• The implementation of FD radio as a technique to boost physical layer secrecy in IoT applications is another promising research direction. The combination of FD radio with sophisticated signal processing techniques as well as channel coding and high-layer cryptographic algorithms seems to be an efficient solution for secure IoT communications. 
  • Factors such as non-ideal hardware, placement errors, and misalignment can reduce the performance of full-duplex VLC. Further, in VLC systems, manufacturing defects cause LEDs to emit photons outside of its field-of-view (FoV) and thus makes SI removal a challenging task. Therefore, new fabrication and LED packaging processes and focus control techniques are required to limit these performance losses in VLC transceivers.

References

  1. K. E. Kolodziej, B. T. Perry and J. S. Herd, "In-Band Full-Duplex Technology: Techniques and Systems Survey," IEEE Transactions on Microwave Theory and Techniques, vol. 67, no. 7, pp. 3025-3041, July 2019.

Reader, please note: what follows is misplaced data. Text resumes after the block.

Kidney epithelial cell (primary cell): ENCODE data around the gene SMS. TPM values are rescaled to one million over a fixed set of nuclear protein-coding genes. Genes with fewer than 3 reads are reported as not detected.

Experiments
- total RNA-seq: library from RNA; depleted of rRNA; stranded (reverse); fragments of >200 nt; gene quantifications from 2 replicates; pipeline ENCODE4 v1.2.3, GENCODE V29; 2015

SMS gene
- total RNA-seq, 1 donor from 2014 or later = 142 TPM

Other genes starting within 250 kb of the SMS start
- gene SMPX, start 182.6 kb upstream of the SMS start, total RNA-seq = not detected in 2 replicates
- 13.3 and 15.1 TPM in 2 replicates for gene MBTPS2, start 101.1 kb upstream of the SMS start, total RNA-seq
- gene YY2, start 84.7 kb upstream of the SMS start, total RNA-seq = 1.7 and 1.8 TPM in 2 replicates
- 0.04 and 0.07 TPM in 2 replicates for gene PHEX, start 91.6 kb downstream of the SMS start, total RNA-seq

2. Y.-P. E. Wang et al., "A Primer on 3GPP Narrowband Internet of Things," IEEE Communications Magazine, vol. 55, no. 3, pp. 117-123, March 2017.
  3. G. Zheng, I. Krikidis, and B. Ottersten, ``Full-Duplex cooperative cognitive radio with transmit imperfections,'' IEEE Transactions on Wireless Communications, vol. 12, pp. 2498-2511, May 2013.
  4. G. Zheng, I. Krikidis, J. Li, A. P. Petropulu, and B. Ottersten, ``Improving physical layer secrecy using full duplex jamming receiver,'' IEEE Transactions on Signal Processing, vol. 61, pp. 4962-4974, Oct. 2013.
  5. M. Mohammadi, B. K. Chalise, H. A. Suraweera, C. Zhong, G. Zheng, and I. Krikidis, ``Throughput analysis and optimization of wireless-powered multiple antenna full-duplex relay systems,'' IEEE Transactions on Communications, vol. 64, pp. 1769--1785, April 2016.
  6. M. Haus, A. Yi Ding, J. Ott, "LocalVLC: Augment smart IoT services with practical visible light communication,” in Proc. IEEE 20th International Symposium on "A World of Wireless, Mobile and Multimedia Networks" (WoWMoM), Washington DC, June 2019, pp. 1-9.